Wednesday, July 15, 2015

How To Recognize (And Avoid) The "Why Didn't They Just" Clause in Your Writing

"At last, we have you Mr. Bond," said the menacing figure in black.

"Perhaps you do, but-"

A gunshot echoed through the room, and the top of Bond's head evaporated in a spurt of gore. Blood ran from a hole between his eyes, and his dying body fouled his tuxedo pants. The henchman dropped the twitching meat that had formerly been one of MI-6's finest agents, and their leader holstered his compact nine millimeter. They walked away as if nothing had happened, the agent's death already less than a memory.

Said no book ever.

Despite the fact that no book will ever have a scene like this (unless George R. R. Martin starts writing spy thrillers), we've all wondered why this scenario has never happened. The hero is placed in a weak position before a ruthless villain or an unstoppable situation, and instead of letting the story follow the logical flow, the author chose to use a hackneyed trope, a bizarre coincidence, or what can only be described as meta knowledge (something the author or the reader knows, but which the character cannot possibly know) to make the story go a different way.

This is referred to as the "Why Didn't They Just" Clause, because when you finish reading the scene the first thing you're going to ask is, "Why didn't they just," followed by the obvious course of action.

Why Does This Happen?

More often than not the "Why Didn't They Just" Clause crops up when an author wants to achieve tension, but does so in a way that introduces obvious logical problems. For example, the reason none of James Bond's villains put a gun to his head and blow his brains out is because, if that happened, there would be no more story to tell. Your lead is dead, the bad guys won, finito. So to ratchet up the tension villains put James in supposedly inescapable death traps, and then walk away with the understanding that the job is as good as done.

And now they can steal his sweet, sweet car.
There's cognitive dissonance there, though. On the one hand the author has told us this villain is ruthless, intelligent, and efficient in order to give our hero something dangerous to oppose. That's why the inescapable death trap trope makes no sense; a canny, successful villain wouldn't believe James was dead until he saw the body. So, to avoid the logic problem you simply need to create another, easier-to-swallow scenario where James can't just be executed. For example, the villain might need to know certain pieces of information that only the secret agent can provide (as we see in Daniel Craig's Casino Royale). Bond may be a valuable bargaining chip, which could be used to procure freedom for other enemy agents. There are all sorts of ways to keep the lead alive, and give him a chance to escape, without violating the "Why Didn't They Just" Clause.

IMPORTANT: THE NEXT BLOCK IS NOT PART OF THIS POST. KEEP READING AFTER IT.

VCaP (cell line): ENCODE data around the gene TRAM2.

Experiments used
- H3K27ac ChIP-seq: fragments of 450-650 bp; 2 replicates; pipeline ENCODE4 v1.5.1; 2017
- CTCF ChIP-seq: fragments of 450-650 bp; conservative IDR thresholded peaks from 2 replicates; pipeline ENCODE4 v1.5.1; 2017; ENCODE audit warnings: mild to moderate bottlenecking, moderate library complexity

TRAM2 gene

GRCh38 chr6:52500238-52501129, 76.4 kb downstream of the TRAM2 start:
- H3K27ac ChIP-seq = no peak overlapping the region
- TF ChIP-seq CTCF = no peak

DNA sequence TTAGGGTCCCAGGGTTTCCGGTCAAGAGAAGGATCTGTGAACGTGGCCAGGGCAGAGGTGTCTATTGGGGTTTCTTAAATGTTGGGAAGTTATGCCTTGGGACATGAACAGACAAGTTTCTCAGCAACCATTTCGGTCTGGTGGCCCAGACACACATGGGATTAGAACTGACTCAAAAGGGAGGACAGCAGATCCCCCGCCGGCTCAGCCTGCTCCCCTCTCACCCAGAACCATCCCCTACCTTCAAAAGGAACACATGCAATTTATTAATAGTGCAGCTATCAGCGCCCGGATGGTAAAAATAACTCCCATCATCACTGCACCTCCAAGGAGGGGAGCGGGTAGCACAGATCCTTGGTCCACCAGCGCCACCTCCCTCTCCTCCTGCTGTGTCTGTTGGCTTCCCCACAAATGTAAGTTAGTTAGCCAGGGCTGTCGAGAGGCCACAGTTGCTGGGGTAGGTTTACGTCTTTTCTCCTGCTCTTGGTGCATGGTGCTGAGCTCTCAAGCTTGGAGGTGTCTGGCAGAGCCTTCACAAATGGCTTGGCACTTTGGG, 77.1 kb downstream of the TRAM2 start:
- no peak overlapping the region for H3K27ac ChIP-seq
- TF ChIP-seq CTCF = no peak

I'll give you another example; one from a book series that is less trope-prone than 007's world.

It is still British, though.
The Harry Potter series is about a secret world of magic existing in the modern day. Harry goes to school, and gets embroiled in adventures which culminate in him fighting Grand Dragon Hitler the undying lich-lord of evil. We are repeatedly shown in the later books that the forces of evil and tyranny are smashing the agents of justice, and soon it will come down to a single fight, mano a mano, between Harry and Lord Voldemort.

There's a big hitch, though, and it's one that we're made deliberately aware of in prologue. In a passage which has nothing to do with Harry, and which he can't possibly know about, we see the Minister of Magic speaking with England's Prime Minister. The scene is essentially a summation of how an army of giants, werewolves, witches, and dark wizards are coming out of hiding in the British Isles, and they're fighting a war of conquest that's breaching the traditionally held secret boundary. They're winning, and he makes no bones about how many good guys are dead or dying. The M.o.M. then turns around and buggers off.